Economic uncertainties and a decline in base oil demand from downstream lubricant segments, together with the approach of the year-end holidays, continued to exert downward pressure on pricing in Asia.
Demand for base oils typically declines in the run-up to Dec. 31, but this year, the situation seemed to be more pronounced due to the many uncertainties affecting the regions economic prospects, which directly influenced activity in industries such as the automotive segment and heavy manufacturing, both huge consumers of lubricants.
The lack of resolution to the United States-China trade dispute exacerbated the situation in many countries of the region as well.
The slowdown was particularly evident in industrial sectors, which have been hit hard by the trade war. The manufacturing downturn in 2019 has been so pronounced that we think it could aptly be labeled as the third global industrial recession in the past 10 years, following the activity drops witnessed in 2012 and 2016, strategists at Bank of America Merrill Lynch explained to the media earlier this month.
Countries such as India, whose automotive industry had displayed impressive growth rates last year – driven by the rising income demographics of a large and advancing emerging economy – have also been impacted by the global slowdown, and auto sales have shown a steady decline in recent months.
Car sales in India suffered a significant drop in September, with sales of passenger vehicles plunging 24 percent to 223,317 units, and domestic sales of trucks and buses falling more than 39 percent to 58,419 units, the Nikkei Asian Review said in an article, citing data released by the Society of Indian Automobile Manufacturers.
The Indian government recently announced a series of measures, including a delay in increasing the registration fees for new vehicles and asking banks to lower interest rates on loans for cars and two-wheelers, but it is not clear whether these measures would be enough to promote sales, a BBC News article noted.
The general economic uncertainties in Asia have translated into weaker lubricant sales and lackluster base oil demand, sources said, adding that they hoped the start of the new year would bring a change in market conditions.
Buyers in countries that celebrate the Lunar New Year – which falls in late January 2020 – were anticipated to return to the market to replenish inventories ahead of the festivities. However, consumers are generally cautious about securing too much product due to concerns that pricing might be lower after the festive period finishes.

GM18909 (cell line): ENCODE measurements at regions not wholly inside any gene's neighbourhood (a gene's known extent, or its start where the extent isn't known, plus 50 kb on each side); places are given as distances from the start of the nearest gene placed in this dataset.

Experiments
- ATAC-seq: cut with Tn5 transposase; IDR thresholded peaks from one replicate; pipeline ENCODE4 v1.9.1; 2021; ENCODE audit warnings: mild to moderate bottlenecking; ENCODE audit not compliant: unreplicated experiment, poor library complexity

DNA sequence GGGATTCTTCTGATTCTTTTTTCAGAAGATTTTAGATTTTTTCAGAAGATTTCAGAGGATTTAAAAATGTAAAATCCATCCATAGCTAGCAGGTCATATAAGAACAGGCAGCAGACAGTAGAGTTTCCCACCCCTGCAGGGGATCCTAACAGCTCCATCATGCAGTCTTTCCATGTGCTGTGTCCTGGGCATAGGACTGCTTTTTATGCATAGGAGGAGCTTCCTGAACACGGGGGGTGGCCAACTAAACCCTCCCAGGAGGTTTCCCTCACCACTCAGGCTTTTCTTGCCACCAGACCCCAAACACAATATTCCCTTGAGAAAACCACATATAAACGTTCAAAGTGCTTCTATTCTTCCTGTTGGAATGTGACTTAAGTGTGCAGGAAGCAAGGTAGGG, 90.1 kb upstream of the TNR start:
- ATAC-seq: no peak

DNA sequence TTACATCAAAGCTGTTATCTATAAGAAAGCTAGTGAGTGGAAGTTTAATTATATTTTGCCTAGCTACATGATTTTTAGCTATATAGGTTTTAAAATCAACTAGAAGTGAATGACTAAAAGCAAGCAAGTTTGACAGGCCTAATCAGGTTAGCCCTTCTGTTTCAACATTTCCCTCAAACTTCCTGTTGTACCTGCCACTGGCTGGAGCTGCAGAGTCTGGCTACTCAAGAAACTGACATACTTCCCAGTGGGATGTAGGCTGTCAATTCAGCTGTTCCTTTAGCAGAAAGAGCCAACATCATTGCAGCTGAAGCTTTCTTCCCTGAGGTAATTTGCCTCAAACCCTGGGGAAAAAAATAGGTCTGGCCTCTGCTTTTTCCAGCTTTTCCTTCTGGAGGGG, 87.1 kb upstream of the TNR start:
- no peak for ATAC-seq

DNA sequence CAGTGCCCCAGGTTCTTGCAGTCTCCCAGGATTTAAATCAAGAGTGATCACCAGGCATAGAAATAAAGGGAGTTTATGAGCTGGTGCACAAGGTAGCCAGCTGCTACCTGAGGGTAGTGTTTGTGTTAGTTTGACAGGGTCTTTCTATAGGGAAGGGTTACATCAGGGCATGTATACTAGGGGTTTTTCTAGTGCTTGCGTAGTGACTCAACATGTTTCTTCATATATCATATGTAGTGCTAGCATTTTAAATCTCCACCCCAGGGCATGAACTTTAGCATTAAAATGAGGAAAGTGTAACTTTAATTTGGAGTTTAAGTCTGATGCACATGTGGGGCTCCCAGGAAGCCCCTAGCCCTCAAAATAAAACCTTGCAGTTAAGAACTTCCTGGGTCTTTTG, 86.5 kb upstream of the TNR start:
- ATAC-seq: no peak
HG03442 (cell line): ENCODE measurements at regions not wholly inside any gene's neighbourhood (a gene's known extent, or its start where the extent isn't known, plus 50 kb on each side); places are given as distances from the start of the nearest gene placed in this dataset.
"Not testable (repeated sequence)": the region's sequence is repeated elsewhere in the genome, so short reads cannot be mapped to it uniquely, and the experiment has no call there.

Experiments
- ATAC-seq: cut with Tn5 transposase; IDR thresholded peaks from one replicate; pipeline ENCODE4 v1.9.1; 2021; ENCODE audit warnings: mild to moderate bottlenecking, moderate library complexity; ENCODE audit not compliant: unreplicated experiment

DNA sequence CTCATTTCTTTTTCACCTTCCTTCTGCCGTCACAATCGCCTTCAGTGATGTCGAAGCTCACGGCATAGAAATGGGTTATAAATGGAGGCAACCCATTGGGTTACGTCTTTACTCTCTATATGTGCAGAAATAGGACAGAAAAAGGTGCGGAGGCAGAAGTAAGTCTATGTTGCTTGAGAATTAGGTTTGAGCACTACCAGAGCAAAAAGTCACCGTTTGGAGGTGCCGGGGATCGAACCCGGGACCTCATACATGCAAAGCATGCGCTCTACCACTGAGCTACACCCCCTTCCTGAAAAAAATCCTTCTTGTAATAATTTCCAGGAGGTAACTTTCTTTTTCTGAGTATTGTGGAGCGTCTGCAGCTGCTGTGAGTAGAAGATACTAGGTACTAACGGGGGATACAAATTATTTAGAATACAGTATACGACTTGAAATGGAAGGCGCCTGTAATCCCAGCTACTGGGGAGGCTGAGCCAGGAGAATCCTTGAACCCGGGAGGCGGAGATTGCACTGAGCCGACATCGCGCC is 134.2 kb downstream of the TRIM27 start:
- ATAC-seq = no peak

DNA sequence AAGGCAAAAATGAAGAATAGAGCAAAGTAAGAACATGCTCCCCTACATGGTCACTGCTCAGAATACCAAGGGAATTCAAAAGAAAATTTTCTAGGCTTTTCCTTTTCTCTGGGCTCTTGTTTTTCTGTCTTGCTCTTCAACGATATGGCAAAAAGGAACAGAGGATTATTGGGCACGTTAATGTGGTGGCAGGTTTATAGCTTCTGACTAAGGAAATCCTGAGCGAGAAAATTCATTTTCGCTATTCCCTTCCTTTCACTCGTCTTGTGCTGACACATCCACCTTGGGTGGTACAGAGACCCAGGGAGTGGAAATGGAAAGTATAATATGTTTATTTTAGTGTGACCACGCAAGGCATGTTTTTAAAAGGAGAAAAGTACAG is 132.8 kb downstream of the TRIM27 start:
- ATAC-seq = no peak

Aside from the effects from softer demand, supply was also expected to rise over the next few weeks as new plants were anticipated to come on stream in China, and a Southeast Asian producer has restarted its plant, following a turnaround.
Pertamina was heard to have restarted its plant in Cilacap, Indonesia, the first week of November, after the completion of a turnaround that started in late September. The unit can produce 449,000 metric tons per year of Group I base oils, according to LubesnGreases Guide to Global Base Oil Refining.
Given prevailing market conditions, Asian base oil spot prices were assessed steady-to-soft, with some grades undergoing moderate downward adjustments to reflect discussions.
Ex-tank Singapore Group I prices for the solvent neutral 150 grade were down by $20/t at $680/t-$700/t, and the SN500 was also adjusted down by $20/t to $730/t-$750/t. Bright stock edged down by $30/t to $820/t-$840/t, all ex-tank Singapore.
The Group II 150 neutral and 500N were revised down by $20/t to $720/t-$740/t and $730/t-$750/t, respectively, ex-tank Singapore.
On an FOB Asia basis, Group I SN150 was down by $10/t at the low end of the range at $540/t-$570/t, and the SN500 grade was down by $10-20/t at $550/t-$560/t. Bright stock was assessed down by $20/t at $700/t-$720/t, FOB Asia.
Group II 150N was holding at $570/t-$590/t FOB Asia, while the 500N and 600N cuts were steady at $590/t-$610/t, FOB Asia.
In the Group III segment, the 4 centiStoke and 6 cSt were unchanged at $770-$800/t and $780/t-$825/t, respectively. The 8 cSt grade was hovering at $720-740/t, FOB Asia for fully approved product.
Upstream, crude oil futures retreated somewhat on Thursday – after posting steep gains in the previous session on a U.S. crude inventory draw – as tensions over Hong Kong added to concerns that there would not be a resolution to the U.S.-China trade dispute before the end of the year.
The trade war between the worlds two biggest economies has dominated the outlook for future oil demand, and experts have warned the completion of a phase one U.S.-China trade deal could be delayed until next year, according to Reuters.
On Nov. 21, Brent January futures were trading at $62.66 per barrel on the London-based ICE Futures Europe exchange, compared to $62.89/bbl on Nov. 14.
Gabriela Wheeler can be reached directly at gabriela@LubesnGreases.com.
LubesnGreasesshall not be liable for commercial decisions based on the contents of this report.